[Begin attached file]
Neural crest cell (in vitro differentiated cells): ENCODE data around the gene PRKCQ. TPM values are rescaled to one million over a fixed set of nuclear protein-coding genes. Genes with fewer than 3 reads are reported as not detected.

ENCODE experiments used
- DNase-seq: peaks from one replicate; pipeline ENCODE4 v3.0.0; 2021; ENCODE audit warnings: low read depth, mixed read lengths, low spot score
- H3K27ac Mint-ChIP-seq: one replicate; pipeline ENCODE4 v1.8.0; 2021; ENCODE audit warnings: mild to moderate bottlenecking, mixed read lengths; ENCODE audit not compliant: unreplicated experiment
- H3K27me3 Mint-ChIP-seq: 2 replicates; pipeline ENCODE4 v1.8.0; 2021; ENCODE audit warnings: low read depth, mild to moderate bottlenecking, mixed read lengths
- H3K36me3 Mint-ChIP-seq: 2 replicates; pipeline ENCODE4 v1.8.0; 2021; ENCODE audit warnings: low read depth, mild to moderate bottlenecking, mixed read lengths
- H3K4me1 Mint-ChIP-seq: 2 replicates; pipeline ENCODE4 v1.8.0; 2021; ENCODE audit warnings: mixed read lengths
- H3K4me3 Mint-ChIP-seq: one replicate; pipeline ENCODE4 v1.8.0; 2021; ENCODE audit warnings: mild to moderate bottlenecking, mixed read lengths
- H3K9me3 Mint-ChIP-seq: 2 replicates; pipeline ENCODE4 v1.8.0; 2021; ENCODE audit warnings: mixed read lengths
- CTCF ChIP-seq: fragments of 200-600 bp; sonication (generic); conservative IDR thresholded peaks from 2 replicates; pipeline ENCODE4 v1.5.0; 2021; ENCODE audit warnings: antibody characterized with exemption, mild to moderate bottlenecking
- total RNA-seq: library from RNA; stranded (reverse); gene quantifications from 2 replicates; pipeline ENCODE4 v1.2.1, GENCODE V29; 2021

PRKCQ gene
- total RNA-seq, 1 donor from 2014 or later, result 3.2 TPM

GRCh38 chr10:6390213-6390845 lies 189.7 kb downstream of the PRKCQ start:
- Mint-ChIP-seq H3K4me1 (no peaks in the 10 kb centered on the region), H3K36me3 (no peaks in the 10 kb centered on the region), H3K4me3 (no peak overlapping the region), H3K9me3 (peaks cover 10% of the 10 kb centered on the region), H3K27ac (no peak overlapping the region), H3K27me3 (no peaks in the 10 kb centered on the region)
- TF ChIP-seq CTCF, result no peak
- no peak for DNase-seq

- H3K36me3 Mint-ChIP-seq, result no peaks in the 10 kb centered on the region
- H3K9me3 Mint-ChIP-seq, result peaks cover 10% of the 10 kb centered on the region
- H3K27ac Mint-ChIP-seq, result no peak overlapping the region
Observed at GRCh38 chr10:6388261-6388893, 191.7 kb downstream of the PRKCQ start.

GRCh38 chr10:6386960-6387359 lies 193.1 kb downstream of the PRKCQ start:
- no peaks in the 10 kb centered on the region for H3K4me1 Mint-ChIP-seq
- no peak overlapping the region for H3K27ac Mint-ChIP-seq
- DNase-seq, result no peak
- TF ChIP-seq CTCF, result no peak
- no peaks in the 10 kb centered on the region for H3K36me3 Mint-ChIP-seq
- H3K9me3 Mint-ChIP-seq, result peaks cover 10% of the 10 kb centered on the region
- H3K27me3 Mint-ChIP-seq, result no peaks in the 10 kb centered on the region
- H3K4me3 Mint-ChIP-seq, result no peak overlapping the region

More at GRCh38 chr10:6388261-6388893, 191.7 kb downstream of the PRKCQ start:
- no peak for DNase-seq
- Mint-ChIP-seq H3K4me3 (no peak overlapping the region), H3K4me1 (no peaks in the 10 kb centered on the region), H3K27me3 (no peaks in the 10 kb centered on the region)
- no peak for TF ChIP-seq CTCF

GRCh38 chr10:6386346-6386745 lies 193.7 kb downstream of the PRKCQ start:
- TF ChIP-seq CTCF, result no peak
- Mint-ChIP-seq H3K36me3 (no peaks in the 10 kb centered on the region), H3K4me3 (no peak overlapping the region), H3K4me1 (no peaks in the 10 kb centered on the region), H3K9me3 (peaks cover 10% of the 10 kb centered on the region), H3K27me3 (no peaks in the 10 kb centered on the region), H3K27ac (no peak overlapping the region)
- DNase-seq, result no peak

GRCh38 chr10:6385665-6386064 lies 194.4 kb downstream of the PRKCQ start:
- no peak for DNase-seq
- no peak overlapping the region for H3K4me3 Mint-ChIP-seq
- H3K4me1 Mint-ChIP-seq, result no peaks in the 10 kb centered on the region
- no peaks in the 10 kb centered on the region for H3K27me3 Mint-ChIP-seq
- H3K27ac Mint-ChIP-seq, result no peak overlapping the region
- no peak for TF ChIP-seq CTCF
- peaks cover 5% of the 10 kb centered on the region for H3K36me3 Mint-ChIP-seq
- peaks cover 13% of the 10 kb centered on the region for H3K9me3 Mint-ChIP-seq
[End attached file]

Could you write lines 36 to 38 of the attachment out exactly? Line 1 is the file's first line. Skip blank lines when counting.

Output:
- TF ChIP-seq CTCF, result no peak
- Mint-ChIP-seq H3K36me3 (no peaks in the 10 kb centered on the region), H3K4me3 (no peak overlapping the region), H3K4me1 (no peaks in the 10 kb centered on the region), H3K9me3 (peaks cover 10% of the 10 kb centered on the region), H3K27me3 (no peaks in the 10 kb centered on the region), H3K27ac (no peak overlapping the region)
- DNase-seq, result no peak